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How to Minister to Someone Who is Suffering

As a pastor, I will often have someone in my office who is grieving. After listening to their story, sitting in silence and letting them weep in the arms of God, I will ask them if they would mind if I say a prayer for them. Sometimes they are a Christian, but struggling to speak with God; other times they are an unbeliever and aren’t comfortable with prayer, to which I will simply say, “Thank you for letting me into this part of your life. I’m always here for you should you want to speak again.”

However, more often than not, the person will let me pray for them and I will try to say to God in prayer what the suffering cannot say through their tears. I believe that there’s nothing I can say that will rattle God or take him off guard, so I can just say things like, “Father, Sally is so so angry, hurt, confused, shocked right now, and we need you more than we need answers. Help Sally, Father. We aren’t calling out on anyone but You.”

I’ve lost five family members in the last five years. Five. One morning, after the third death in my family happened I was reading Job and came across the last chapters in which God speaks to Job out of a whirlwind (Job 38:1, the same type of storm that killed his children) and God began asking Job a series of questions:

“Where were you when I laid the foundation of the earth?” (Job 38.4)

“Do you give the horse his might?” (Job 39.19)

“Is it by your understanding that the hawk soars?” (Job 39.26)

In that moment, all of a sudden, I felt bullied by the God I loved. I wasn’t ready for his questions. I was enraged, my pride was insulted and I was humbled. Before I knew it, I threw my Bible into the wall and said “Where were you?” I couldn’t trace his hand and I couldn’t understand his wisdom in those questions. I broke. I sobbed. And his questions kept washing over my mind as I was sobered that he is God. He is sovereign. He is near. And my most recent crisis was not “news” to him. In a matter of moments, I knew that he cared about my broken heart.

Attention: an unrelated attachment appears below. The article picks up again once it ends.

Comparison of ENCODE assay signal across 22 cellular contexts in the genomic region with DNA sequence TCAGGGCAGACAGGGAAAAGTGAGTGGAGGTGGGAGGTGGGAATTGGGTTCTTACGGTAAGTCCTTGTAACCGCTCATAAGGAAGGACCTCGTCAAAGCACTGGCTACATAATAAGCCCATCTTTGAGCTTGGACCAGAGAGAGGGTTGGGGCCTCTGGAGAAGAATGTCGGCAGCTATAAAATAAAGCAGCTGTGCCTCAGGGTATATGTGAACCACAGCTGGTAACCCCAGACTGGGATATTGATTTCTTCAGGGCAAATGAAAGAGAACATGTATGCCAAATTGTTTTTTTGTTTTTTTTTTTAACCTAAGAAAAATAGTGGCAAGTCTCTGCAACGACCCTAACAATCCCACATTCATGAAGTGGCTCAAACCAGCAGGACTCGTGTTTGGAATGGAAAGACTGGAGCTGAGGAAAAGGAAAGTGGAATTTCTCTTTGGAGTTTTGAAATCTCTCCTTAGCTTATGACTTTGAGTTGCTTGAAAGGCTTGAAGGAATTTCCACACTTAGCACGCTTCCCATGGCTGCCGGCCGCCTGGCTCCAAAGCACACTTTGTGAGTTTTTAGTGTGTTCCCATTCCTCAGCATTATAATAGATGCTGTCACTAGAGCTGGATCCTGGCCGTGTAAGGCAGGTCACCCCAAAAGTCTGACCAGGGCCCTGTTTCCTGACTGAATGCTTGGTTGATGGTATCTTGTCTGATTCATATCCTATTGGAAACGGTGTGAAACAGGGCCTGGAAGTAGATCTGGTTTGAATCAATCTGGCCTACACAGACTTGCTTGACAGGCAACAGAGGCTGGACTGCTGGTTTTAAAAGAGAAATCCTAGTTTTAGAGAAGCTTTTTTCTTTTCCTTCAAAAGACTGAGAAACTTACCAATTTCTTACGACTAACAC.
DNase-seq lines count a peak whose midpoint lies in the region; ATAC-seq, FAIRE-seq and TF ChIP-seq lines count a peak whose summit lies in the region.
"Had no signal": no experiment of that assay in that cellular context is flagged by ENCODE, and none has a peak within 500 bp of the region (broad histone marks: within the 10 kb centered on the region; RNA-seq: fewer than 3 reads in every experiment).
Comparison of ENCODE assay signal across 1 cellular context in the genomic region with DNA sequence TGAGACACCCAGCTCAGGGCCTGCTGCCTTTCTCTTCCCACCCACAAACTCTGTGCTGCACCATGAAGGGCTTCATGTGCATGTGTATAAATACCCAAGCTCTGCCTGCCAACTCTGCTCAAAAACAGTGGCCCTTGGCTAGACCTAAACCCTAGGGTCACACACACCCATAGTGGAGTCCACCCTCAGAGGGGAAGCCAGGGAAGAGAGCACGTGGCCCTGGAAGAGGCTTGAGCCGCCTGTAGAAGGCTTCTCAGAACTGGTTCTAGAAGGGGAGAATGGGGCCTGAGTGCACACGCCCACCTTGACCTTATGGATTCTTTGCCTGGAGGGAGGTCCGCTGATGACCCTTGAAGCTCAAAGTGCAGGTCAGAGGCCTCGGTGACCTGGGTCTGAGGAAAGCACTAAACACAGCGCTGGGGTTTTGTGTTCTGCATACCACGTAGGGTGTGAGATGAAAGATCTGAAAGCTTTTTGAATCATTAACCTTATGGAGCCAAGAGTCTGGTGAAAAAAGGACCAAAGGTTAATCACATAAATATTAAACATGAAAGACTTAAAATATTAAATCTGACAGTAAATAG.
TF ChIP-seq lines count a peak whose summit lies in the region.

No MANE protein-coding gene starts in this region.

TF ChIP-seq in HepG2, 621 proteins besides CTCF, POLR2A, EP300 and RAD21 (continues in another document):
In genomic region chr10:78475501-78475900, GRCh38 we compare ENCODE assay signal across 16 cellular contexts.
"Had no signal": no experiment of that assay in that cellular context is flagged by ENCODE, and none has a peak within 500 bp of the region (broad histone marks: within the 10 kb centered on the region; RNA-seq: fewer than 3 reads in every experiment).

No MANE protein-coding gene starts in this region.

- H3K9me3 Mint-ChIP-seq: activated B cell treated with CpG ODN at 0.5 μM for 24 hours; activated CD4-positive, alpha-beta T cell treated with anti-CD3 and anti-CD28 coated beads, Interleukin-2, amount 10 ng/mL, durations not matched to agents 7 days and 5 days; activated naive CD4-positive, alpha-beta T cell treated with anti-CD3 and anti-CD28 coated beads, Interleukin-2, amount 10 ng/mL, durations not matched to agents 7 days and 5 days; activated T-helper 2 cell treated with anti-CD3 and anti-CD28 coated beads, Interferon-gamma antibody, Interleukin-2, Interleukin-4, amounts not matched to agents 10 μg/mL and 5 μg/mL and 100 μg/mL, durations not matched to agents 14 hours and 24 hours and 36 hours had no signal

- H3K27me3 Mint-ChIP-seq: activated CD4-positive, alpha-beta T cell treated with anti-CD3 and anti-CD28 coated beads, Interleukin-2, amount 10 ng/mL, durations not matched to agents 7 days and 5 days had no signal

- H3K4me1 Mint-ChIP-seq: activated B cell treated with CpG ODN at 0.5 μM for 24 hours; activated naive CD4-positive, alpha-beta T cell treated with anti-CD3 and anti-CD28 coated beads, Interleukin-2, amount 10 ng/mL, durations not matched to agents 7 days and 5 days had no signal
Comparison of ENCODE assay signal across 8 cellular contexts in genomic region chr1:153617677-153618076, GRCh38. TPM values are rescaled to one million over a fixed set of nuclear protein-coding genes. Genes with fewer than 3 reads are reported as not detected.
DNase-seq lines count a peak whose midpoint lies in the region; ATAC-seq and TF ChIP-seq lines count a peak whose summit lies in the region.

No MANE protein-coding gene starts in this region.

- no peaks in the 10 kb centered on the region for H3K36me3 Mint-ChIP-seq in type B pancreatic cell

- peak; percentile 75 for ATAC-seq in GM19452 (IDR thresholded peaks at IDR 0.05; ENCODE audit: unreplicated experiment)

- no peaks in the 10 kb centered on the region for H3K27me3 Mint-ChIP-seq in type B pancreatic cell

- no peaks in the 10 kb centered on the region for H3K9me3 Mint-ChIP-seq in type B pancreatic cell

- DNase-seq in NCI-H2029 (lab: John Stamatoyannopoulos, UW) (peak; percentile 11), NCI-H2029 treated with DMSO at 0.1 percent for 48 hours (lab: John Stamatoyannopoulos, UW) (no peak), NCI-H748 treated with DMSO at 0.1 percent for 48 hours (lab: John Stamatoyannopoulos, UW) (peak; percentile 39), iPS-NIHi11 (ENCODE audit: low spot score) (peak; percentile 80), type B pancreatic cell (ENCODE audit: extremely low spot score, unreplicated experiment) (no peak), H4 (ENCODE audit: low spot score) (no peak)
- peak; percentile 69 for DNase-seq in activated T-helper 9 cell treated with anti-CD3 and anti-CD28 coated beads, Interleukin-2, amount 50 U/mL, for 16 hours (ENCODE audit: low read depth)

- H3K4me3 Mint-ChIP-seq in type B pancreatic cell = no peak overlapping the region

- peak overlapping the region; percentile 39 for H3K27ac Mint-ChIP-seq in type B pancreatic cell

Jesus said, “Come to me, all you who are weary and burdened, and I will give you rest.” (Matthew 11:28 NIV) There are innumerable other gods, faiths, substances and addictions to which we are tempted to turn for comfort. Jesus says for us to exclusively come to him and him alone.

In our lowest, most disoriented, frustrated, angry and confused state—when faith feels like faith, it is in that moment we can join with the psalmist and “pour out our complaint before him; I tell my trouble before him.” (Ps. 142.2) He can take it. He is God. Jesus’ friend and disciple Peter, who suffered greatly and wrote to a suffering people, told them and urges us today to “cast all your anxieties on him, because he cares for you.” (1 Peter 5:7) You don’t have to tip-toe around the throne of God. You don’t have to find your best outfit and clean yourself up.

You don’t have to speak with the tongues of angels to get your Father’s attention. I have a little boy named Jude. He’s two years old. One Saturday night, my wife and I were finished getting ready to go out on a date. I was sitting in my chair reading. Jude had been in the the back yard playing in the dirt. He was absolutely filthy, covered in dust and peanut butter and jelly all around his mouth.

He marched right up to me in incredible confidence, climbed up on my lap, pulled my face up close to his and said, “Daddy, where’s the pretzels?” As God’s children, we have that same right. We can march as boldly and confidently as my little Jude before the throne of God because when it comes to his kids, his throne is a throne of grace (Heb. 4.16). And when we get there, our Father doesn’t want us to mince words. His desire is to hear us say what we must say, cry the tears that must be cried and rejoice loudly in his presence. He is our all-powerful, all-knowing, always-present, Abba Father.

How do we pray when we suffer?

We have a God who is not only aware of great suffering, in Scripture we are reminded that he entered our great suffering, and out-suffered the entire world’s sin, sickness and death, and crushed what crushes us through his triumphant resurrection from the dead. Currently, Jesus is building a home for us. Currently, Jesus is praying for us. There is coming a day on the calendar of God that I am certain he is eager to see arrive, for it is the day when he will appear glorious by wiping away every tear from every eye. 

Here’s the significance: The incarnation, which sums up the entirety of Jesus’ earthly existence (not just his birth), is an atoning moment. In the incarnation, God identifies with humans—all humans in all the dimensions of human life—to bring humans grace. He becomes what we are so we can become what he is.  

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Alex Early planted Four Corners Church in Newnan, Georgia, with Acts 29. After that, he moved to London to pursue his second master’s degree in hermeneutics at the London School of Theology. He now serves as Pastor of Preaching and Theology at Living Stones Church in Reno, Nevada.